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In physics, heat is energy that spontaneously passes between a system and its surroundings in some way other than through work or the transfer of matter. When a suitable physical pathway exists, heat flows spontaneously from a hotter to a colder body. The transfer can be by contact between the source and the destination body, as in conduction; or by radiation between remote bodies; or by conduction and radiation through a thick solid wall; or by way of an intermediate fluid body, as in convective circulation; or by a combination of these.
Because heat refers to a quantity of energy transferred between two bodies, it is not a state function of either of the bodies, in contrast to temperature and internal energy. Instead, according to the first law of thermodynamics heat exchanged during some process contributes to the change in the internal energy, and the amount of heat can be quantified by the equivalent amount of work that would bring about the same change.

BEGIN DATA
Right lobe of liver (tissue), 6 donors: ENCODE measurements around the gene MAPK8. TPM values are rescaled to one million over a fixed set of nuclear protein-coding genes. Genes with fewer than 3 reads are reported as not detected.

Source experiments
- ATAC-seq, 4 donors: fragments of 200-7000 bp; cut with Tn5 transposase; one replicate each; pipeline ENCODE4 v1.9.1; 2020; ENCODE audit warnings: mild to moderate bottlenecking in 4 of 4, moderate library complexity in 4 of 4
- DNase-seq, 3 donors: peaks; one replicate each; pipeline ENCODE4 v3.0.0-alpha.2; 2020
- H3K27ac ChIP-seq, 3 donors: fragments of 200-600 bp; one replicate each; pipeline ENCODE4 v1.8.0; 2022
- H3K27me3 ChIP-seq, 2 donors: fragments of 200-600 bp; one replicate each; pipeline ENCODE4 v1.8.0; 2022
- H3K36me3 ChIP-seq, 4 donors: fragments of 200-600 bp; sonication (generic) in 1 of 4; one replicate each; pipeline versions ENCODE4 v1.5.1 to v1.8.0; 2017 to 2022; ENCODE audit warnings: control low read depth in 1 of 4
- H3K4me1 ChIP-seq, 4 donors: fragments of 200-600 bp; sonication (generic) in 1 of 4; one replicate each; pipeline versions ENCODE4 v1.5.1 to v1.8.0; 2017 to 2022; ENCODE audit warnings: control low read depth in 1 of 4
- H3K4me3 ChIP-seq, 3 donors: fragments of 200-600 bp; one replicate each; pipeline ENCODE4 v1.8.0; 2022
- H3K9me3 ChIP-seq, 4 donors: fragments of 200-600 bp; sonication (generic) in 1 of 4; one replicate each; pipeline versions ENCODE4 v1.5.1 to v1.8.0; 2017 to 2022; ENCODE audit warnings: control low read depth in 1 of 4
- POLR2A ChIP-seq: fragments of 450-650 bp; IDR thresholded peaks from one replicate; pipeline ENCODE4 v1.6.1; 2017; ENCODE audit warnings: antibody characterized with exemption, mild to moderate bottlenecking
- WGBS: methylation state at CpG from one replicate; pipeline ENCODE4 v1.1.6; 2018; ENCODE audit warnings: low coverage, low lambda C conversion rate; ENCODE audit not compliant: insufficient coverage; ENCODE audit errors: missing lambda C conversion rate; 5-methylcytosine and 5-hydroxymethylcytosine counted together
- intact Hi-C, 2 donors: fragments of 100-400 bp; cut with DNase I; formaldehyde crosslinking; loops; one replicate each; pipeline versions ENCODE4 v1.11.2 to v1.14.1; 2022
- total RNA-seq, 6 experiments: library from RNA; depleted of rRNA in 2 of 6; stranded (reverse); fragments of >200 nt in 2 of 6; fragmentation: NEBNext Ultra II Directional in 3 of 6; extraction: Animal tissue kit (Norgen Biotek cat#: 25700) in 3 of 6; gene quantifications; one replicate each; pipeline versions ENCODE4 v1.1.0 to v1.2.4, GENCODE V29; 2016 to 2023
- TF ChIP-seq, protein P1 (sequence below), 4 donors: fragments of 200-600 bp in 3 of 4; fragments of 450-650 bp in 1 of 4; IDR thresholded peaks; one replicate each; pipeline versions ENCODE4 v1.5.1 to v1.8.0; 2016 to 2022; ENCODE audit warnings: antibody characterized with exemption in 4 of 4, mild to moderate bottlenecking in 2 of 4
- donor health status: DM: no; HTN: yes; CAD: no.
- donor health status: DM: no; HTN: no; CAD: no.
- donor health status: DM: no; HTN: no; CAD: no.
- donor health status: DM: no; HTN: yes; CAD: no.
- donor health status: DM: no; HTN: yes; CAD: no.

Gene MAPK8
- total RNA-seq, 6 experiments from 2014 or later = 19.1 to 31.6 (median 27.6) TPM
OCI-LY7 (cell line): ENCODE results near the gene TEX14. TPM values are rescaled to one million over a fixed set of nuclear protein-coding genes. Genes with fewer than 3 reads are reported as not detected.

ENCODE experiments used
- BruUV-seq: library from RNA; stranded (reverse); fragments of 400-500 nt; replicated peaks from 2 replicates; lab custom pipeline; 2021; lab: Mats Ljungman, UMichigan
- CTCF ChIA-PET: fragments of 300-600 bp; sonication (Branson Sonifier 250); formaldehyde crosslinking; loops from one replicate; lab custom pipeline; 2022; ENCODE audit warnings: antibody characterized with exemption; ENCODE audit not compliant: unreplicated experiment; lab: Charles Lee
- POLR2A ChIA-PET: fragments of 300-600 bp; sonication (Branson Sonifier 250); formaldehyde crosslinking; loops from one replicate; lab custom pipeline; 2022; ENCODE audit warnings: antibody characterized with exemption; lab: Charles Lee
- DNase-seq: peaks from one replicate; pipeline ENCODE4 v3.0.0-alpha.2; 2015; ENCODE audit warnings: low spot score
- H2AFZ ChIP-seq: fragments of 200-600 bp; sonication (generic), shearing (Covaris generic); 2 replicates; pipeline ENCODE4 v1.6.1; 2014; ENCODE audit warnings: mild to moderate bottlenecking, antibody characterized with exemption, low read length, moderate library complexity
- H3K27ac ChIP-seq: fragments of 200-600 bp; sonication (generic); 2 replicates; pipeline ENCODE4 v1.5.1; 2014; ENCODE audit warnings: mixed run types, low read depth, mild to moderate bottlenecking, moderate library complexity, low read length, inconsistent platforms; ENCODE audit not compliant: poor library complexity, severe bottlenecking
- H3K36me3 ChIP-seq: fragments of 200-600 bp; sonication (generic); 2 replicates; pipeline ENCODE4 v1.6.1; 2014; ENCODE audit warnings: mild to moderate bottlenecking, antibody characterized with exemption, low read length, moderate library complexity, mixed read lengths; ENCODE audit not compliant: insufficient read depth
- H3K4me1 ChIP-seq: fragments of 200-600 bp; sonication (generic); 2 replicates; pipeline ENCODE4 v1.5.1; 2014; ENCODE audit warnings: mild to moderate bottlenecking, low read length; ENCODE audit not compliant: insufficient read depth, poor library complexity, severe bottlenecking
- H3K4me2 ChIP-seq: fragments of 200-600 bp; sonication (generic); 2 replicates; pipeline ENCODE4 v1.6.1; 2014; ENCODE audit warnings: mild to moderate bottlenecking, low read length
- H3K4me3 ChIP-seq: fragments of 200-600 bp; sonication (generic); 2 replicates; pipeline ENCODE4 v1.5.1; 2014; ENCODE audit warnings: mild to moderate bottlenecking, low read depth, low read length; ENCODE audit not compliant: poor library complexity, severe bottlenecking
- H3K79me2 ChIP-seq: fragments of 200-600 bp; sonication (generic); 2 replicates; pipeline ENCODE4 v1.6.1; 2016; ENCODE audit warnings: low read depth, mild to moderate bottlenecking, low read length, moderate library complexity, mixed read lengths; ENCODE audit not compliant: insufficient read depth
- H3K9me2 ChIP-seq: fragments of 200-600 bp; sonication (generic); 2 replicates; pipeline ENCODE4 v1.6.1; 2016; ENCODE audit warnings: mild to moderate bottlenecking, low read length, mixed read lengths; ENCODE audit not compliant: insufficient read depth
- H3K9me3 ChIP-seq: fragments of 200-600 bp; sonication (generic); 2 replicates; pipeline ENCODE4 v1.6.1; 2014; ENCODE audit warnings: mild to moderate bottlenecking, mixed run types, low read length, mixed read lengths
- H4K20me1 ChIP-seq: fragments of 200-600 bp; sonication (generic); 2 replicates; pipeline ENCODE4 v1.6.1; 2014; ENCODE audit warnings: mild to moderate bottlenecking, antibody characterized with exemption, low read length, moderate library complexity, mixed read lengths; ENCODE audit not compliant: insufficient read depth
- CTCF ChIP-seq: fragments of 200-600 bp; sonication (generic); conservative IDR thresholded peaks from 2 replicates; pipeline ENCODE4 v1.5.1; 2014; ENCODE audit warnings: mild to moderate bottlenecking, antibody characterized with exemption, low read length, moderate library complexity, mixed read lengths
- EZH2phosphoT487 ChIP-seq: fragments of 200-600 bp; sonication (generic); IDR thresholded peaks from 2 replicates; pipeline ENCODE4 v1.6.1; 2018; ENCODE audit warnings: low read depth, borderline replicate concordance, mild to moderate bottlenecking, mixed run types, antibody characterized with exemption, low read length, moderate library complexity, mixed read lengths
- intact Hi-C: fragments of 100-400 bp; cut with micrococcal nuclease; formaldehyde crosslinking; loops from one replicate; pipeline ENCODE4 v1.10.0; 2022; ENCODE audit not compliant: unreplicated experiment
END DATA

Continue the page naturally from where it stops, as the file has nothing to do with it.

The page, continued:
While heat flows spontaneously from hot to cold, it is possible to construct a heat pump or refrigeration system that does work to increase the difference in temperature between two systems. Conversely, a heat engine reduces an existing temperature difference to do work on another system.
Historically, many energy units for measurement of heat have been used. The standards-based unit in the International System of Units (SI) is the joule (J). Heat is measured by its effect on the states of interacting bodies, for example, by the amount of ice melted or a change in temperature. The quantification of heat via the temperature change of a body is called calorimetry, and is widely used in practice. In calorimetry, sensible heat is defined with respect to a specific chosen state variable of the system, such as pressure or volume. Sensible heat causes a change of the temperature of the system while leaving the chosen state variable unchanged. Heat transfer that occurs at a constant system temperature but changes the state variable is called latent heat with respect to the variable. For infinitesimal changes, the total incremental heat transfer is then the sum of the latent and sensible heat.